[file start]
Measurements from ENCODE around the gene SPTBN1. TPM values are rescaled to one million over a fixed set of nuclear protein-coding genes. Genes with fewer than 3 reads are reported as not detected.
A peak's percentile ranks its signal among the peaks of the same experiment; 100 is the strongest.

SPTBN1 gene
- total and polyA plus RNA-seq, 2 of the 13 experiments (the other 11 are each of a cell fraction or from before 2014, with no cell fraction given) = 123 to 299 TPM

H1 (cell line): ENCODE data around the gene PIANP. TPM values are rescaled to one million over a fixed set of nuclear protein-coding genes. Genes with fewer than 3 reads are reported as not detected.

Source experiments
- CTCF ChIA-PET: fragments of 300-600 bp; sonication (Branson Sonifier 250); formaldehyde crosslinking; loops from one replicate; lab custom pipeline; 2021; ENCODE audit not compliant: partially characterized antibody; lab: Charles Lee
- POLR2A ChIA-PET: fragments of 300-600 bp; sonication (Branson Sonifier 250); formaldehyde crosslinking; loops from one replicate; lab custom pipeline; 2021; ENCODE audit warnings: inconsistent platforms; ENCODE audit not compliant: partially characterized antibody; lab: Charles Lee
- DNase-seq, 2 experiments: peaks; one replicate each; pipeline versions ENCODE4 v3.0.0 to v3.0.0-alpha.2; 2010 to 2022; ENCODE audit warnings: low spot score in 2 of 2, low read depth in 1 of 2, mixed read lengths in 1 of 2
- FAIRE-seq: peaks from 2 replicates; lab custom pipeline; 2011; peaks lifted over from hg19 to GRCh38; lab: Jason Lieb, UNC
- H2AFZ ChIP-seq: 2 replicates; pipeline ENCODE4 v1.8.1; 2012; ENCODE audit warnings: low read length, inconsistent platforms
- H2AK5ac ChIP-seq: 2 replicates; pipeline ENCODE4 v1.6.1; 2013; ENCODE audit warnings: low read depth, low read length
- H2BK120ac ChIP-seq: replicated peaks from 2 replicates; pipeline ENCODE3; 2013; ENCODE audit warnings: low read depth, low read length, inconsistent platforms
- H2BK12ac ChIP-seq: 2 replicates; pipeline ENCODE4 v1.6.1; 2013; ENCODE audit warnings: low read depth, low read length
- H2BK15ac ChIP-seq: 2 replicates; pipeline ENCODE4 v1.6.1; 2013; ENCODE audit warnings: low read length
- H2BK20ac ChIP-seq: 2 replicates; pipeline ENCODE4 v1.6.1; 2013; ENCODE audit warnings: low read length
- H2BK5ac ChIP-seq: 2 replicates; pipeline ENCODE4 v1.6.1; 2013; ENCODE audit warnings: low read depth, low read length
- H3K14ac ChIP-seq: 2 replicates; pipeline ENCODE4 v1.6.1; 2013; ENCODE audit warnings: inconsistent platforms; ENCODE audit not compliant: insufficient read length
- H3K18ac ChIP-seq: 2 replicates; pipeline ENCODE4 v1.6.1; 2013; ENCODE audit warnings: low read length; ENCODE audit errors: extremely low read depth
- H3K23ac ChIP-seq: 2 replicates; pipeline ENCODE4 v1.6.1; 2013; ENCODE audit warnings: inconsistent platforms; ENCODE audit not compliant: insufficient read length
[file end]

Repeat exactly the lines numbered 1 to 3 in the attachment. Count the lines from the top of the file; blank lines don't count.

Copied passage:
Measurements from ENCODE around the gene SPTBN1. TPM values are rescaled to one million over a fixed set of nuclear protein-coding genes. Genes with fewer than 3 reads are reported as not detected.
A peak's percentile ranks its signal among the peaks of the same experiment; 100 is the strongest.

SPTBN1 gene